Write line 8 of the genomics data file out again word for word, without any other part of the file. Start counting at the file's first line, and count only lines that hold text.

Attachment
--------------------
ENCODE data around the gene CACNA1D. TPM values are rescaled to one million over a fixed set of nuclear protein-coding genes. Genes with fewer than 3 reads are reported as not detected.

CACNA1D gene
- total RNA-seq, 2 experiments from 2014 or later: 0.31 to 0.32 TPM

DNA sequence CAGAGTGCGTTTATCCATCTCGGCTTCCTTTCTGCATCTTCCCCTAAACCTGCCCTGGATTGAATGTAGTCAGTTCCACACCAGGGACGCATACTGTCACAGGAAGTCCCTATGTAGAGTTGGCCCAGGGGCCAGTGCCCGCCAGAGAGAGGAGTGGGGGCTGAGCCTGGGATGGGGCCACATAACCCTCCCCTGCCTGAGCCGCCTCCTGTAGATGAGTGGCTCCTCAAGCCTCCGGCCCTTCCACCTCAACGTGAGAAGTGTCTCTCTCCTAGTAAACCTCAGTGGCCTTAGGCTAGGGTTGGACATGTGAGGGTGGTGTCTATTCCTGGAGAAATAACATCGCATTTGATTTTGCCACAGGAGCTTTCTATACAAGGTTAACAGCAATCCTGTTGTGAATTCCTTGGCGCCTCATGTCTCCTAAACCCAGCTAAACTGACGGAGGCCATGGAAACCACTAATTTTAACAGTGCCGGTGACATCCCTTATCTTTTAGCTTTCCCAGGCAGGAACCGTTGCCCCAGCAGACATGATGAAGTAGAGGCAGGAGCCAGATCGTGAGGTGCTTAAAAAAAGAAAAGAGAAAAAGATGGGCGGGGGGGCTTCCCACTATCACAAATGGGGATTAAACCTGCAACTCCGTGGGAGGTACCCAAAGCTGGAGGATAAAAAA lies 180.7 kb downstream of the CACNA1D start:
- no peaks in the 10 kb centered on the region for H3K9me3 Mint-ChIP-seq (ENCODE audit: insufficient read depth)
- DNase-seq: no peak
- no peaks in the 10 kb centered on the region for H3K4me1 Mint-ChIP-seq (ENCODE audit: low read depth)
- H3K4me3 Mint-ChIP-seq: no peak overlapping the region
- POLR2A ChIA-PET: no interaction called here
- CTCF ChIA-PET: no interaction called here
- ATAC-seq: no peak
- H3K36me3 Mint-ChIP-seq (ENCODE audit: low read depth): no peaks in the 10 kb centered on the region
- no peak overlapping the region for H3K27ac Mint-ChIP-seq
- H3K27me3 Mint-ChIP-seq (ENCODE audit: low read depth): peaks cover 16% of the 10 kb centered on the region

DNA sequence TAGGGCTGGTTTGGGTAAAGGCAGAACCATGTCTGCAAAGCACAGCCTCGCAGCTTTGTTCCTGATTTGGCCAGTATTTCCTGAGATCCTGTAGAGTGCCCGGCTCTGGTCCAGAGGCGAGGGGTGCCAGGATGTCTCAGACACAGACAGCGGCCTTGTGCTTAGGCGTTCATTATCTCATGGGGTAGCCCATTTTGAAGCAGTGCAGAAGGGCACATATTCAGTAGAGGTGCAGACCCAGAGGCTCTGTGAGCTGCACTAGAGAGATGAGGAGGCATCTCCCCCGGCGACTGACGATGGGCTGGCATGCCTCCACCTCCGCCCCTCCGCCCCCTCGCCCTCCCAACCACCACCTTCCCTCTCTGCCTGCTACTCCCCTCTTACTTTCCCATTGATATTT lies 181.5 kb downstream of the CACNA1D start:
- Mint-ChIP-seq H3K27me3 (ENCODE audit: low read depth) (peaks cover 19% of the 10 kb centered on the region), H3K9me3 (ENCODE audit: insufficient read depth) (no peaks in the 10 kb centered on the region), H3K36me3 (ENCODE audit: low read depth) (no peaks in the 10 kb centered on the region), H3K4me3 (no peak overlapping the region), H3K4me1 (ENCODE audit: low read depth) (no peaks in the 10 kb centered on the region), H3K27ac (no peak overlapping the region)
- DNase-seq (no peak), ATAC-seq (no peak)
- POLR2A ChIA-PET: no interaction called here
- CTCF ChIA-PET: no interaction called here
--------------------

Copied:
- H3K4me3 Mint-ChIP-seq: no peak overlapping the region